'Girls on the Run' national empowerment program prepares to open in Pratt with registration beginning August 13.

Young girls in Pratt, third through fifth grade, will have the opportunity to register for the 10 week-long, after-school ‘Girls on the Run’ empowerment and healthy living program that will be starting the first week of September.

Registration for the Pratt team, ‘Sunflowers of the High Plains,’ will open on August 13.

Executive Director, Christy Thomas, said the program aims to teach young girls life lessons in positive body image, leading a healthy lifestyle, and how to combat bullying and peer pressure.

Throughout the 10-week course, participants will engage in goal-setting curriculum and a variety of running exercises that prepare the young girls to participate in a celebratory 5k run at the conclusion of the program.

While Thomas’ council is based out of Wichita and covers nine counties, this is the first time Girls on the Run has come to Pratt.

“We definitely have had an interest in the past,” Thomas said. “We’ve had several parents contact us about getting a team started there.”

Founded as a non-profit in 1996, Girls on the Run has over 200 councils around the nation that aim to help pre-teen girls develop positive self-image and healthy lifestyles.

Among their listed core values, Girls on the Run strives to teach young girls the importance of accepting peoples’ differences, standing up for themselves and others, being intentional in decision making, and taking care of physical, emotional and spiritual health.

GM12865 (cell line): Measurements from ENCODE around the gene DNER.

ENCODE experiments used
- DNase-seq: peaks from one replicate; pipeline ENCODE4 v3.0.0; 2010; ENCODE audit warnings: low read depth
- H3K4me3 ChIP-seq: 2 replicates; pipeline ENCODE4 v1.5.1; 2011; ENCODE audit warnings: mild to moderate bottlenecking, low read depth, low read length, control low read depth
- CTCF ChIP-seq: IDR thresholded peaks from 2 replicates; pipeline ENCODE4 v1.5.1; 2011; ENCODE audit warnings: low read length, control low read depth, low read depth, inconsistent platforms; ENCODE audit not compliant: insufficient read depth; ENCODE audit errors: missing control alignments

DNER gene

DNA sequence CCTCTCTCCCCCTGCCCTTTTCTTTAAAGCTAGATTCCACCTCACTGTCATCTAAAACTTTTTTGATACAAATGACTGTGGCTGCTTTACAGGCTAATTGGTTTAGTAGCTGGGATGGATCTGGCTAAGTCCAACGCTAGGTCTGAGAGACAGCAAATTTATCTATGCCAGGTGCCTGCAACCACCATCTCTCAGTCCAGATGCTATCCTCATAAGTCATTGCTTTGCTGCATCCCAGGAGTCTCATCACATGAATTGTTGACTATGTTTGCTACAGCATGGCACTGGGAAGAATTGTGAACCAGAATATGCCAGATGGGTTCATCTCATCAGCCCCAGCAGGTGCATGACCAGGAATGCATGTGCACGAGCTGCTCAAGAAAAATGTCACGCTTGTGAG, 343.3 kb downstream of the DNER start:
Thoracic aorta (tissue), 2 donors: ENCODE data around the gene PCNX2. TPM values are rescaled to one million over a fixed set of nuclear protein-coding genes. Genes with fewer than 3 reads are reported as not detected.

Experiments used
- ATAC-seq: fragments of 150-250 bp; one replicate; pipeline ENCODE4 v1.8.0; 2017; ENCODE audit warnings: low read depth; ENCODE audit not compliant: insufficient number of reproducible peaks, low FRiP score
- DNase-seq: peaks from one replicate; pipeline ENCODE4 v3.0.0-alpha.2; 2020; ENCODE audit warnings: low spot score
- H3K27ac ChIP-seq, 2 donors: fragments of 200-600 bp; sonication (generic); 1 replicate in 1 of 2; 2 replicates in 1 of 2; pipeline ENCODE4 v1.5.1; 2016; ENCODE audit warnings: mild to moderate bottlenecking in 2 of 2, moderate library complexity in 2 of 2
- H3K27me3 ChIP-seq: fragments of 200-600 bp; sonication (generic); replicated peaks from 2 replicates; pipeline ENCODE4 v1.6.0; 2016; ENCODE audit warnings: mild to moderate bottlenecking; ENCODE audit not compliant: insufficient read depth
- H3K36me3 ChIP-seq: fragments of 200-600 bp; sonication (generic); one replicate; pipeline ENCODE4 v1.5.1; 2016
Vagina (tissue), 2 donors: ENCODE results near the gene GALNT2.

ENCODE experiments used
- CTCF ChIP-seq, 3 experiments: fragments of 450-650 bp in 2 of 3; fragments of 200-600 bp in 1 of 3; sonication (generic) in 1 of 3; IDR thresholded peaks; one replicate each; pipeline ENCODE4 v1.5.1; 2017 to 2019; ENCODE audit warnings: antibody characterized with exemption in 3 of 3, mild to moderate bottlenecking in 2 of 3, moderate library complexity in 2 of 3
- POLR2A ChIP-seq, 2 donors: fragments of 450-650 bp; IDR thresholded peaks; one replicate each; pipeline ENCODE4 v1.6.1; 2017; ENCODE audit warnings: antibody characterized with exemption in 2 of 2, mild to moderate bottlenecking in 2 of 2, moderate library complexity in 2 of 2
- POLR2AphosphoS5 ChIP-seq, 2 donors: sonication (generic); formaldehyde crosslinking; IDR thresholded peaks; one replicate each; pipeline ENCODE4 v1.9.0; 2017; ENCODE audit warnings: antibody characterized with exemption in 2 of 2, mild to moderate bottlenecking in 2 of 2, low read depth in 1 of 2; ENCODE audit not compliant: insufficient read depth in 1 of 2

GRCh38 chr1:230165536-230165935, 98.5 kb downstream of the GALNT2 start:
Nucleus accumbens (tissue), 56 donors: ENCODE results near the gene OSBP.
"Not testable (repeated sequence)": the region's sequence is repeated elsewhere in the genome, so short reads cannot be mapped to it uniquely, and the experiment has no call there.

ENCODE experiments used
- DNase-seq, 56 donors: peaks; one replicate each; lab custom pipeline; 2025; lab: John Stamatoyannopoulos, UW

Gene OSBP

“Many young girls feel they’re not good enough, not smart enough, not strong enough,” Thomas said. “So, I like the message this sends to young girls—just building self-confidence.”

Typically, the program is for young girls in third through eighth-grade, however, it will only be open to girls in third through fifth-grade this time around since this is the first year in Pratt.

Once it gets more established, it will open to the older age groups.

Excited to be able to offer this opportunity in Pratt, Mindy Sluss, site liaison and head coach, said that she plans to have around five coaches to join her in teaching young girls how to deal with adversity through the mentoring program.

At the moment, the program is still looking for a few more volunteer coaches to help with the Pratt program—More information is available on the girlsontherunks.org website for anyone who would like to become more involved.

Sluss said she first heard about the program from several women who were coaches in urban St. Louis while she was attending a ‘Road Runners Club of America’ event last year.

“They told me about the program but I didn’t realize that it could apply to rural America until months later,” Sluss said. “It was at that time, I was witnessing my daughter struggle with girl-peer relationships and several of her classmates struggle with relationships, and I knew immediately, suburbia, urban and rural America suffer from the same issues.”

Sluss decided to take action and bring the program to Pratt this fall to help other young girls who may be facing similar or very different struggles to her own daughter.

“It doesn’t matter what income class, color of skin, or geography,” Sluss said. “We all look to be inspired and be better versions of ourselves. There is no discrimination in that philosophy.”